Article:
As was the case for the “sacred night” and for Ramadan in its entirety, Moroccans will this year welcome Aid Al Fitr in an entirely different way from what they have always been used to, especially when the mosques were full of worshipers and the worshipers did not return home until dawn, after hours of prayers and readings from the Koran.
This year, however, everything has changed because of the Coronavirus. Whereas in the past people used to prepare endless food and look sumptuous to receive family and friends, today everyone is forced to stay indoors, without being able to go out or receive anyone.
Children will not be able to show off their new clothes outside. They will have to be satisfied with wearing them while staying at home. The money they used to receive as gifts in such circumstances is also to be avoided, as they are potentially carrying a virus.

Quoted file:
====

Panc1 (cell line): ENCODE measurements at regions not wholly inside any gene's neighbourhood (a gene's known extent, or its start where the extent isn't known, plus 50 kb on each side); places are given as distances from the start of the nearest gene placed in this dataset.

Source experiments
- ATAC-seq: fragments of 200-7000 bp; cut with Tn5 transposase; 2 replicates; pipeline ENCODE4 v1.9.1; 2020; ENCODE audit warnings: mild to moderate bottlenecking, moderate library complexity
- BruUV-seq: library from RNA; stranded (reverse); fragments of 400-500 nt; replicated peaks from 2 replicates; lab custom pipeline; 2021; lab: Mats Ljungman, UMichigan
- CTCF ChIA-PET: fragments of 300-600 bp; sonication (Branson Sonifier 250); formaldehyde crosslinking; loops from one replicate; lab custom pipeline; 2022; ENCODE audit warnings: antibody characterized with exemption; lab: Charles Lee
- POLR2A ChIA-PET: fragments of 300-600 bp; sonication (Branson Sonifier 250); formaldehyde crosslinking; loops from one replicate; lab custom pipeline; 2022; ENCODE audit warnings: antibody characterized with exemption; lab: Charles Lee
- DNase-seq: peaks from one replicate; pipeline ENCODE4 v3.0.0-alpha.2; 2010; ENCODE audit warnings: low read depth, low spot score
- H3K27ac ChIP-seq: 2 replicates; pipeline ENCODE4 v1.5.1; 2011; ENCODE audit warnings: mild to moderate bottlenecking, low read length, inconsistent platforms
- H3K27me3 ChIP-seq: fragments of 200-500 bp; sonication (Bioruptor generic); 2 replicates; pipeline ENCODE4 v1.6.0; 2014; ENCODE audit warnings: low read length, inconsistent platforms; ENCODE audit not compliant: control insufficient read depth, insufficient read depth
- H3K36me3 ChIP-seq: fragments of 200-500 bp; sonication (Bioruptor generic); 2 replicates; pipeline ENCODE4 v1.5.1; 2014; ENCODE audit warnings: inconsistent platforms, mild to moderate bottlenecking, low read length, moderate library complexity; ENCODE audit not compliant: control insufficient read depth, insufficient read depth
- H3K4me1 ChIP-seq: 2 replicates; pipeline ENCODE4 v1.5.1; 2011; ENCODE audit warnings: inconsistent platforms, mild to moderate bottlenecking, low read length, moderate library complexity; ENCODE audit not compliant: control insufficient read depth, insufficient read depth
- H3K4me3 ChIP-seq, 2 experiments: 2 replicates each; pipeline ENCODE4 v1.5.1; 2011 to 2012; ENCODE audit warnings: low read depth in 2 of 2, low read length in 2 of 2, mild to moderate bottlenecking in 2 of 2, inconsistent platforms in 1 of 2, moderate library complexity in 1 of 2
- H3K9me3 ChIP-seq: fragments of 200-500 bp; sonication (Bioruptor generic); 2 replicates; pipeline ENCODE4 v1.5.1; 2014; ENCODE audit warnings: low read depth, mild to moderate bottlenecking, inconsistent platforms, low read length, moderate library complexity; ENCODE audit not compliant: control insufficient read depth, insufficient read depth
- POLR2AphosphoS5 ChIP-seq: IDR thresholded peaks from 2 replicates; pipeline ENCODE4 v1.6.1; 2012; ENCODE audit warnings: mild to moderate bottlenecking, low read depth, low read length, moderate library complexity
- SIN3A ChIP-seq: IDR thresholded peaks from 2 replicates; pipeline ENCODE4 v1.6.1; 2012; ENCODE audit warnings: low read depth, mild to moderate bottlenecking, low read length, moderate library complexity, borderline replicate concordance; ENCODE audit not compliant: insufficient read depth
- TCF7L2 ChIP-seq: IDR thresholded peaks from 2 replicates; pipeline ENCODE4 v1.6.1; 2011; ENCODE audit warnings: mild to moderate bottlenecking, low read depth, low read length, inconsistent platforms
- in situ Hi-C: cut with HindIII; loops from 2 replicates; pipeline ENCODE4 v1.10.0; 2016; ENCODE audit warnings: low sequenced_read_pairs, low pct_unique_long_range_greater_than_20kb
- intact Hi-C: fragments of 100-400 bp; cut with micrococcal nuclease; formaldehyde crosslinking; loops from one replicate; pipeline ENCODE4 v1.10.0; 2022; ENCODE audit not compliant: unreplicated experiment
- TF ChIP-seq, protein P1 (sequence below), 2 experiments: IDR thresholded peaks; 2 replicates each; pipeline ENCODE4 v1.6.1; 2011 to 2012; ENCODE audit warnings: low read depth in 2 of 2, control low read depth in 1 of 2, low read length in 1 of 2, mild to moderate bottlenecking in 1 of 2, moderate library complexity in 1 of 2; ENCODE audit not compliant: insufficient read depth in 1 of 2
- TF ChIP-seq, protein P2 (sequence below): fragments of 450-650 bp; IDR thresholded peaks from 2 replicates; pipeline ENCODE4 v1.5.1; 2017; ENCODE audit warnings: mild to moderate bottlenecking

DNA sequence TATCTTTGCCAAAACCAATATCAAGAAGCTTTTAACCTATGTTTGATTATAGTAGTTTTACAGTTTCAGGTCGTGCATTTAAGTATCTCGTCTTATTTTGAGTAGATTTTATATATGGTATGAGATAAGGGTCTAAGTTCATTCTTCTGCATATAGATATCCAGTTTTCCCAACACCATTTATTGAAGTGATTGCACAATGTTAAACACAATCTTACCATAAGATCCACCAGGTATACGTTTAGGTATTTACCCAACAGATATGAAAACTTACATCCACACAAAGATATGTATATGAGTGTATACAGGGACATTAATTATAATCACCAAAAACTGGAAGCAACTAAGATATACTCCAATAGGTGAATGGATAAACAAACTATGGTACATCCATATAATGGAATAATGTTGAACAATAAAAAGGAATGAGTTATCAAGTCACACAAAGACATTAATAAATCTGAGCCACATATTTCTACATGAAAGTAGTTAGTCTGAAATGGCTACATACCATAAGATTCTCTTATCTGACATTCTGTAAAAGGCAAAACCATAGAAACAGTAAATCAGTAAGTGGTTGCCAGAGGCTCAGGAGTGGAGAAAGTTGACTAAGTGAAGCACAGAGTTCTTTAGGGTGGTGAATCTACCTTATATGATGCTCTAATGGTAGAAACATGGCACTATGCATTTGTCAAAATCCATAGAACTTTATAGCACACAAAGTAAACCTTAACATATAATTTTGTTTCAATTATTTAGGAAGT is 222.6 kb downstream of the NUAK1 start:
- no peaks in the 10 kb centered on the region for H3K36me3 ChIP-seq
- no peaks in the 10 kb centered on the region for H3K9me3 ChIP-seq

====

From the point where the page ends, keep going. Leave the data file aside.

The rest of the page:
Moroccans will celebrate this holiday away from their families. They will simply contact them through technological applications that allow them to see, greet and kiss them, but from a distance, while waiting for the state of health emergency to be lifted.
Other Moroccans, because of the economic crisis and the decline in sources of income, or even their total drying up, will not be able to meet even their most basic needs.
Moroccans will celebrate Eid Al Fitr without being able to perform the usual prayer. They will simply pray individually or as a family, as well as begging the Almighty for the pandemic to be defeated as soon as possible.